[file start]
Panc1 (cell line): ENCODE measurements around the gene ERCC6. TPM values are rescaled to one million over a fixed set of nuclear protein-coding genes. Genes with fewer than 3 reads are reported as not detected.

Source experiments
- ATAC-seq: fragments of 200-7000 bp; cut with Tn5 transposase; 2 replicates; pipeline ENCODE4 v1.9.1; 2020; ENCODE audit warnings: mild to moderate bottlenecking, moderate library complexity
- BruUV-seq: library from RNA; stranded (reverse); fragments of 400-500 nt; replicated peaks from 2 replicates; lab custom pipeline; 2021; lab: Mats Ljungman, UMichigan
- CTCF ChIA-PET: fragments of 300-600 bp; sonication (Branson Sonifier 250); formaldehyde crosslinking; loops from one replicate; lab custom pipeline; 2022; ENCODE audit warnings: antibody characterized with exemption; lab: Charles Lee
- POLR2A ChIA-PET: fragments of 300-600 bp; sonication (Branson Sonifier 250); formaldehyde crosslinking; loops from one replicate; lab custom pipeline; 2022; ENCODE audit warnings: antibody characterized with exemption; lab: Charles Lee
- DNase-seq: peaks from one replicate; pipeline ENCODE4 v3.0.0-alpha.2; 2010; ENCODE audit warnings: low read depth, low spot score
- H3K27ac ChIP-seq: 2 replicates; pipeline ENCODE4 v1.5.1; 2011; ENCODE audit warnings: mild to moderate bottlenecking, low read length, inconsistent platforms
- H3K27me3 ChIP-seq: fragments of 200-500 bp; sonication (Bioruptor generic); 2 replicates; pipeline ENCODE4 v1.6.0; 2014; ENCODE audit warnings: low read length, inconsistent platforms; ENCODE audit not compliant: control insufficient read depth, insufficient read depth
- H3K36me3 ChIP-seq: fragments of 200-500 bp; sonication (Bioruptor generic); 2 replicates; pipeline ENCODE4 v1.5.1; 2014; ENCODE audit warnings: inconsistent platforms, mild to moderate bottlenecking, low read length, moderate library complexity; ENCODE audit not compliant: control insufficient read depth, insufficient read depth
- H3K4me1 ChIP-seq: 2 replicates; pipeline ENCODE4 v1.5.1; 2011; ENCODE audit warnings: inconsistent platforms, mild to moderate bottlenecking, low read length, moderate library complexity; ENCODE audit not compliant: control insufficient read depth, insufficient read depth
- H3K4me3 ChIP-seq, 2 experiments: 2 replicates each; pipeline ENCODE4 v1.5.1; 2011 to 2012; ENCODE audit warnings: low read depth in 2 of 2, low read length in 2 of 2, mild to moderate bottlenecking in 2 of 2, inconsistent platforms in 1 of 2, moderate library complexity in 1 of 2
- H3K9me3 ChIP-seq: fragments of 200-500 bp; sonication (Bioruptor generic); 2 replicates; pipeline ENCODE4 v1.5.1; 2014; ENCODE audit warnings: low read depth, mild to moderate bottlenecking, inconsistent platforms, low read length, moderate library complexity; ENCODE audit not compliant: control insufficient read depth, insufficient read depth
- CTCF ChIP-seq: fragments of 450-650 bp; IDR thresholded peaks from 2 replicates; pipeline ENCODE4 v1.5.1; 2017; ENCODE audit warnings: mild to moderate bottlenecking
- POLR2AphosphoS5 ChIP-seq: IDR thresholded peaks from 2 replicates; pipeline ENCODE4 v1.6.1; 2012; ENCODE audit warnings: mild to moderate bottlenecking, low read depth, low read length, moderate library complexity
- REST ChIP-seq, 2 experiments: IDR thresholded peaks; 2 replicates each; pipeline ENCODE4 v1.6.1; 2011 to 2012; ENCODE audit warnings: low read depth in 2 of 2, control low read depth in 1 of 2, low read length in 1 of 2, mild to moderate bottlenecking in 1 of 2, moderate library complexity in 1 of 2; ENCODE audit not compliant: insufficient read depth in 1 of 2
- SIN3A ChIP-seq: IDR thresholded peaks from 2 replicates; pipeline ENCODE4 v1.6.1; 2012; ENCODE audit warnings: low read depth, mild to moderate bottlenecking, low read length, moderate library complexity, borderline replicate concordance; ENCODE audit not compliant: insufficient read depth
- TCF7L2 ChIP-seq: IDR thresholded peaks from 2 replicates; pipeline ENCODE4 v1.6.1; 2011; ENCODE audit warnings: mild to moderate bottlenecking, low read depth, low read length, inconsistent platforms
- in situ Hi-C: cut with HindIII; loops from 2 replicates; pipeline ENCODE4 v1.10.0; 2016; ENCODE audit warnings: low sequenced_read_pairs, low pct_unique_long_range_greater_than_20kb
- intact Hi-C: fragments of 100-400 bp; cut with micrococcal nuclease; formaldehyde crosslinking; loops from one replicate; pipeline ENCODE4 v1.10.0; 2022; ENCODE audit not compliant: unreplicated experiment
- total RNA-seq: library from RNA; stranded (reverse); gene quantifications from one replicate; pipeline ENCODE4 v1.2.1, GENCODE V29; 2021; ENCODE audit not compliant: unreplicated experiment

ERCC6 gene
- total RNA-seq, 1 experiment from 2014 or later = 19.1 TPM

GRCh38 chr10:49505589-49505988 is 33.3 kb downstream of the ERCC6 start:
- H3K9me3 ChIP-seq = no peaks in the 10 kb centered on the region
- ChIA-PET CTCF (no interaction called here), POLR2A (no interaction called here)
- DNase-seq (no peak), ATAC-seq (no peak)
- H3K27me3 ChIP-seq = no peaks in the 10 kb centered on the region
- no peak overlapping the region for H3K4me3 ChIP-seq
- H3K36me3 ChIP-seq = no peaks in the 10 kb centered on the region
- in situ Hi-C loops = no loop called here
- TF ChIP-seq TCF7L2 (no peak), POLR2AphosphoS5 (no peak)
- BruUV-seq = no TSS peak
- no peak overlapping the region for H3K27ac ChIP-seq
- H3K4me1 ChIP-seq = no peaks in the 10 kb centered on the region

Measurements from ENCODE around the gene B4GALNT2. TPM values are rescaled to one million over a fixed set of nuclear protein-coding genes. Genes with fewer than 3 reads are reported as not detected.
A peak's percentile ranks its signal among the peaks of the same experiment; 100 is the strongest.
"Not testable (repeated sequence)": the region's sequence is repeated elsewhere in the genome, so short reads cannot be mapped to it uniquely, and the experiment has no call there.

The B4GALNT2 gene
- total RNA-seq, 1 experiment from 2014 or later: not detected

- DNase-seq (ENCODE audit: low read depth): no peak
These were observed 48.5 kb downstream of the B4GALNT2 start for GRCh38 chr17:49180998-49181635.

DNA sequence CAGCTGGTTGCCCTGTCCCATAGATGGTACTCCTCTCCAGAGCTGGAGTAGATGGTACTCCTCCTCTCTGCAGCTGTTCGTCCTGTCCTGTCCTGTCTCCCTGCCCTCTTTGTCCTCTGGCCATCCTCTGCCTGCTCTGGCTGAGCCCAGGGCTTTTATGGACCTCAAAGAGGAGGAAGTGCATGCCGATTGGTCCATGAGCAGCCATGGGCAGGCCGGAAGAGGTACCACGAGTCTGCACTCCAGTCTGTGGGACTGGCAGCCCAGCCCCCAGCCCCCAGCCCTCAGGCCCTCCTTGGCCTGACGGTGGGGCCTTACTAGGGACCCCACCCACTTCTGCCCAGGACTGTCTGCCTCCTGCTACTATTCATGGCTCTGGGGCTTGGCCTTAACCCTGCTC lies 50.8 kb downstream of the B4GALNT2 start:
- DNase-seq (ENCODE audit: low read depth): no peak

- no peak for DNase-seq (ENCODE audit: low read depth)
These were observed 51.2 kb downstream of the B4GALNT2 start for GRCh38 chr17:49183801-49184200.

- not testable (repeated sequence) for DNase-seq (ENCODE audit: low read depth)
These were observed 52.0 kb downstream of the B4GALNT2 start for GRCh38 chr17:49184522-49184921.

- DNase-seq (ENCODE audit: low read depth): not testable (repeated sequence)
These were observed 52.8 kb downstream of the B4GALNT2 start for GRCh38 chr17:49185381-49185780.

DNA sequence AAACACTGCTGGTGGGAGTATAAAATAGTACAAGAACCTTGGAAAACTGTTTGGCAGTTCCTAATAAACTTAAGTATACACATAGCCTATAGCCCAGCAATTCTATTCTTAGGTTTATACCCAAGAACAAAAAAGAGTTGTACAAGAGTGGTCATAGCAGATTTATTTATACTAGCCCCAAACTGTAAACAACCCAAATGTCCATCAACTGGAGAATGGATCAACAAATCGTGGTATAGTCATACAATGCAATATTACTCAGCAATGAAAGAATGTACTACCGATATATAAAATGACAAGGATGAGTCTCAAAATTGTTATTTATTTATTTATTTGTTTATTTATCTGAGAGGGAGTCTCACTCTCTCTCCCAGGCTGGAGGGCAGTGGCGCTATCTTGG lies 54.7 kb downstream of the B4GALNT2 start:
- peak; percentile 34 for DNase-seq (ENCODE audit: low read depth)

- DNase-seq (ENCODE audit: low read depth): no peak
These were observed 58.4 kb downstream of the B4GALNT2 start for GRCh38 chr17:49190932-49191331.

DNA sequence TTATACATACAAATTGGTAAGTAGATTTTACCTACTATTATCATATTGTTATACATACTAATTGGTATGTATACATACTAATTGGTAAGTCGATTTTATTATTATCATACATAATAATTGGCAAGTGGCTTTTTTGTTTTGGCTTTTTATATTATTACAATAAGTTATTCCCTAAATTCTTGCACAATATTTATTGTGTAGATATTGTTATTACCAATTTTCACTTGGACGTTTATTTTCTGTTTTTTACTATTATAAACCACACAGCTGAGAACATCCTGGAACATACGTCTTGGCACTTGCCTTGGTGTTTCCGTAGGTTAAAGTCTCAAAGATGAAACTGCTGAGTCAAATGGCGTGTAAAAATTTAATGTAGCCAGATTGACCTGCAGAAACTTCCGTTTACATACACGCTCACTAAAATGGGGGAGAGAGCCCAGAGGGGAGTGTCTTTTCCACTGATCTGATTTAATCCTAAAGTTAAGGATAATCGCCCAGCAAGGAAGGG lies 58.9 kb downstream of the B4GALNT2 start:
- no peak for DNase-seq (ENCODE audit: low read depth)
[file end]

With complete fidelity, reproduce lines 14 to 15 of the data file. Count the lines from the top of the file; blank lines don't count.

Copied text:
- CTCF ChIP-seq: fragments of 450-650 bp; IDR thresholded peaks from 2 replicates; pipeline ENCODE4 v1.5.1; 2017; ENCODE audit warnings: mild to moderate bottlenecking
- POLR2AphosphoS5 ChIP-seq: IDR thresholded peaks from 2 replicates; pipeline ENCODE4 v1.6.1; 2012; ENCODE audit warnings: mild to moderate bottlenecking, low read depth, low read length, moderate library complexity